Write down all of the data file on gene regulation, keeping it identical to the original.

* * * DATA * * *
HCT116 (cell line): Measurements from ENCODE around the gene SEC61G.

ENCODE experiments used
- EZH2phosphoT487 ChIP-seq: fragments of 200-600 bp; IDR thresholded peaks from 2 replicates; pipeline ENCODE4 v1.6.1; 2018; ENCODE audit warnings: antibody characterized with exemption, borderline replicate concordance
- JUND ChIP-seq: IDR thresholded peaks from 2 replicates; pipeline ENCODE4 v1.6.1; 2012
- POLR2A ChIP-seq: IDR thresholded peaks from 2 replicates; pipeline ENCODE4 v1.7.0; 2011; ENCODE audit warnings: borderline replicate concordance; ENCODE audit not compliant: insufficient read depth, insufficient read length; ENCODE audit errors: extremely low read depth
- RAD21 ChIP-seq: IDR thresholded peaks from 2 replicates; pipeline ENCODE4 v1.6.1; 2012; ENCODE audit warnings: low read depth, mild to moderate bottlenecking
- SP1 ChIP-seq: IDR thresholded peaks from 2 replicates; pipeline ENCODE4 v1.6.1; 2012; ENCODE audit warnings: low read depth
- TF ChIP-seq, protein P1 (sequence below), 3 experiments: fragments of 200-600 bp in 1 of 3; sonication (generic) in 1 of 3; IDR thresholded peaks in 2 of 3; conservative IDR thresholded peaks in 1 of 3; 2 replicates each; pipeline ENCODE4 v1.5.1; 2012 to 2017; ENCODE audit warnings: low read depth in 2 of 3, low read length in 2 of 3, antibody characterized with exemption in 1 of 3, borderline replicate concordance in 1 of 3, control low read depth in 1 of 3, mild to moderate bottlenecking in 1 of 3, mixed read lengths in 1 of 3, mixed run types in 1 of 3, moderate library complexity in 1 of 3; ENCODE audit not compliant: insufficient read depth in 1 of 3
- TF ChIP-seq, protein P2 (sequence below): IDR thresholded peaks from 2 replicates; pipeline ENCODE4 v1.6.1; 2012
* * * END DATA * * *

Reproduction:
HCT116 (cell line): Measurements from ENCODE around the gene SEC61G.

ENCODE experiments used
- EZH2phosphoT487 ChIP-seq: fragments of 200-600 bp; IDR thresholded peaks from 2 replicates; pipeline ENCODE4 v1.6.1; 2018; ENCODE audit warnings: antibody characterized with exemption, borderline replicate concordance
- JUND ChIP-seq: IDR thresholded peaks from 2 replicates; pipeline ENCODE4 v1.6.1; 2012
- POLR2A ChIP-seq: IDR thresholded peaks from 2 replicates; pipeline ENCODE4 v1.7.0; 2011; ENCODE audit warnings: borderline replicate concordance; ENCODE audit not compliant: insufficient read depth, insufficient read length; ENCODE audit errors: extremely low read depth
- RAD21 ChIP-seq: IDR thresholded peaks from 2 replicates; pipeline ENCODE4 v1.6.1; 2012; ENCODE audit warnings: low read depth, mild to moderate bottlenecking
- SP1 ChIP-seq: IDR thresholded peaks from 2 replicates; pipeline ENCODE4 v1.6.1; 2012; ENCODE audit warnings: low read depth
- TF ChIP-seq, protein P1 (sequence below), 3 experiments: fragments of 200-600 bp in 1 of 3; sonication (generic) in 1 of 3; IDR thresholded peaks in 2 of 3; conservative IDR thresholded peaks in 1 of 3; 2 replicates each; pipeline ENCODE4 v1.5.1; 2012 to 2017; ENCODE audit warnings: low read depth in 2 of 3, low read length in 2 of 3, antibody characterized with exemption in 1 of 3, borderline replicate concordance in 1 of 3, control low read depth in 1 of 3, mild to moderate bottlenecking in 1 of 3, mixed read lengths in 1 of 3, mixed run types in 1 of 3, moderate library complexity in 1 of 3; ENCODE audit not compliant: insufficient read depth in 1 of 3
- TF ChIP-seq, protein P2 (sequence below): IDR thresholded peaks from 2 replicates; pipeline ENCODE4 v1.6.1; 2012